Sipping a cup of memories.

Memories of those who lost their battle,
Fortunate ones who wear label “survivor.”
Survivor yes, until day you are not,
Another fight; armed, but still defenseless.

Time is not on your side,
Sorry to disagree, Mick.
Hands on clock pull you inside,
Time passes on. Tick, tick, tick.

It’s not time on “life support,”
It’s your life on “time support.”

Lynn McHale 10/1/14 Copyright All Rights Reserved

Dedicated to those who lost their battle to breast cancer and were loved and are missed; my Mom, Claudia, Judy, Mary, Barb, Celia
Dedicated to those who are survivors of breast cancer; Myself, Barb, Tracy, Lee, Jane, Daisy
And to all women who have battled breast cancer or are in the trenches right now.

The Dream Catcher

 

 

dream catcher

Which dreams are caught,
An ancient craft taught
So long ago in distant time
Now, silent as today’s mime?

Are caught dreams prisoners,
With untold stories, no futures,
Yearning to escape to the great beyond,
Dancing like fireflies on a moonlit pond?

Which ones escape, which ones are kept,
What if already dreamt,
Or slips away through a crack,
What if it’s darker than black?

What Entity, what Being
Has the power deciding
With revered and fabled ability,
Decisions made hastily or sensibly?

A dream’s Fate or Future
Snares in the dream catcher,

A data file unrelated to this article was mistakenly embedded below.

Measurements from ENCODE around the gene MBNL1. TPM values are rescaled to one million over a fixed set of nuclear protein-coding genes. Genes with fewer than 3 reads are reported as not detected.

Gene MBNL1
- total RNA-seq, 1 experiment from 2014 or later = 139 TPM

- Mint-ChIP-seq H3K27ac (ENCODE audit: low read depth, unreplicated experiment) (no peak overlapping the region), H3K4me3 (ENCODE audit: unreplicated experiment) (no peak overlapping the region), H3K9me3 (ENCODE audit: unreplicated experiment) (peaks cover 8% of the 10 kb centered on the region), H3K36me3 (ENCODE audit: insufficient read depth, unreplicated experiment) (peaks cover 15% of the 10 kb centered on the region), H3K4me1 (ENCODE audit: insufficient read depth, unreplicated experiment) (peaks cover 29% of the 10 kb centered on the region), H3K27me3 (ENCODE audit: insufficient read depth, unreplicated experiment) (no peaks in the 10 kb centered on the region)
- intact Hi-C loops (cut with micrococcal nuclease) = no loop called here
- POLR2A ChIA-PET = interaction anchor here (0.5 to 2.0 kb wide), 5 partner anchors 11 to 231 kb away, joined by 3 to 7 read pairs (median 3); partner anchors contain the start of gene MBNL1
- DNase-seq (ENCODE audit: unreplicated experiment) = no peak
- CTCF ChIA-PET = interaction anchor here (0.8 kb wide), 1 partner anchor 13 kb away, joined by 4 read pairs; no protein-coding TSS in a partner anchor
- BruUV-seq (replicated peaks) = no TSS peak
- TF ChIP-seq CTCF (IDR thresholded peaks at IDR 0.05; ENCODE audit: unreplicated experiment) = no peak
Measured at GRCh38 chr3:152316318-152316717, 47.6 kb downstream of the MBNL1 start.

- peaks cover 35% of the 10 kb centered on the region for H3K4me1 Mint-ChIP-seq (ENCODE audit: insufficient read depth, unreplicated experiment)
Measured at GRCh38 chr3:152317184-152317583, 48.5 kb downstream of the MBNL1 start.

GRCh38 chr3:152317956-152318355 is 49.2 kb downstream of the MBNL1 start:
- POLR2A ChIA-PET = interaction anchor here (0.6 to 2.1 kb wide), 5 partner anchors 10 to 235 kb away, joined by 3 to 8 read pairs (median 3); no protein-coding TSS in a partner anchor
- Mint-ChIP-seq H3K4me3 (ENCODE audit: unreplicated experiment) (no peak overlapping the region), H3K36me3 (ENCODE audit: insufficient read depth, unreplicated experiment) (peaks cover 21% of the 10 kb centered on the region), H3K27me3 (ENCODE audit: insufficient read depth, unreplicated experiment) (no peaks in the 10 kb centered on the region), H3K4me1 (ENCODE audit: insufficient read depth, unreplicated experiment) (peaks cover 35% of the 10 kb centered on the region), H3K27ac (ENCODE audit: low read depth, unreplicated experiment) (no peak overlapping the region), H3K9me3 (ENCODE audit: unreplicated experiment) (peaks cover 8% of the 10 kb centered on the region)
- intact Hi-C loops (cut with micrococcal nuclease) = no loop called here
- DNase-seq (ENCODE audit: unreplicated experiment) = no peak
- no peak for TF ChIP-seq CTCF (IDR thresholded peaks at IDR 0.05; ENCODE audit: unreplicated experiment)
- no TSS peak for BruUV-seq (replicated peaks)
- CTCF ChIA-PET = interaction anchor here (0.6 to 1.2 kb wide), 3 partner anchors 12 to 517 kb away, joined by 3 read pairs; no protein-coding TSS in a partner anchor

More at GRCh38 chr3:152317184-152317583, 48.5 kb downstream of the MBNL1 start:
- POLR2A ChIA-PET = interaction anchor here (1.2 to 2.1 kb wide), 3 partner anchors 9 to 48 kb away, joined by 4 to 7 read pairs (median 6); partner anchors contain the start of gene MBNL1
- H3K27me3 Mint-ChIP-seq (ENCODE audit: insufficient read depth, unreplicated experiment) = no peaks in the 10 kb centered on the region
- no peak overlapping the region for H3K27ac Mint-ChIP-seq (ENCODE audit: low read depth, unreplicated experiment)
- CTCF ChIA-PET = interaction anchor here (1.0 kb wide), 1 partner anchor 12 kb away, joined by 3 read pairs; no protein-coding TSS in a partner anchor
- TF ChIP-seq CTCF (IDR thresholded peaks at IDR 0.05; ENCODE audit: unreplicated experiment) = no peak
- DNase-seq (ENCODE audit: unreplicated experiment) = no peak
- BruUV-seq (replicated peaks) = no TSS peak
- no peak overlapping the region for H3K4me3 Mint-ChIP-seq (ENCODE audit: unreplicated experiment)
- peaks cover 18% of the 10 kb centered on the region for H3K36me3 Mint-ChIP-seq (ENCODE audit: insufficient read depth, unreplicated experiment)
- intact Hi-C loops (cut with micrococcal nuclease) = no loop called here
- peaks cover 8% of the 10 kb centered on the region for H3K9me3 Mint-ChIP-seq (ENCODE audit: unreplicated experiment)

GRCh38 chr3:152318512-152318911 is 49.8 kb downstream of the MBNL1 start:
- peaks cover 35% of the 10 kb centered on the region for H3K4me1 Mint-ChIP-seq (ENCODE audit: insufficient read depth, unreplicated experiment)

Snags like an insect in a spider’s web,
Or gently floats out to sea with tide’s ebb.

Lynn McHale   April 25, 2013  Copyright   All Rights Reserved

 

Stuck on the Weather Channel

Thunderstorm Watch

Thunderstorm Watch

Again, I am glued to the Weather Channel,
Like an annoying gnat stuck to fly paper,
Sucked in, inescapable,
Yellow glue so indestructible.

Clouds give rise,
Paper dries,
Both captives,
One dies, one lives.

Fate or curse?
Which death is worse?
A thousand deaths from weather worry,
Or a sticky kind in a hurry?

I doubt I will survive.
But, if I do survive,
I might walk away,
But I will not be alive!

Lynn McHale May 30, 2013 Copyright All Rights Reserved

Note: As you can tell, bad weather freaks me out!

 

 

 

The Storm Dreader

Midwest Storm Clouds

It’s late, it’s storming,
Thunder, lightning,
Intermittent wind gusts,
Please just end, just end, just…

I will always be afraid.
Skies blacken, dark clouds invade.
Raindrops become pellets,
Assaulting like jets.

Too terrified to sleep,
Look out window, take a peep.
Pace through the house, look north, then west,
Steal a few glances, cannot rest.

At attention, like a sentinel,
Waiting for “all clear” signal.
All my senses on high alert,
Although my body feels inert.

What time is it? Has it passed?
How much longer can it last?
Want to close my eyes, have to sleep,
If I do, from bed I might leap!

Did I just hear the siren?
Wish the AC wasn’t on.
Did I imagine hearing it?
Why isn’t that NOAA lit?

Loud sounds clashing,
Winds roar, rain slashing.
Sounds attack my equilibrium.
I listen, don’t breathe, lose momentum.

Thank God the AC stopped running,
Only hear raindrops falling.
What time is it? Has it passed?
I think it’s over, finally at last!

Thunder returns.
My stomach churns.
Fast forward through dark minutes and hours,
If I was Zeus, I’d summon my powers!

Lynn McHale May 20, 2013 Copyright All Rights Reserved

Note:  I am very afraid of the storms we get in the Midwest.  I actually wrote this poem as a bad storm was happening real time.

NOAA stands for National Oceanic Atmospheric Administration.  You can buy devices that NOAA will broadcast weather alerts for tornadoes, flash flooding,

and other weather conditions.  You program your area into the device so information is specific to your local area.  It’s a great thing to have during storms.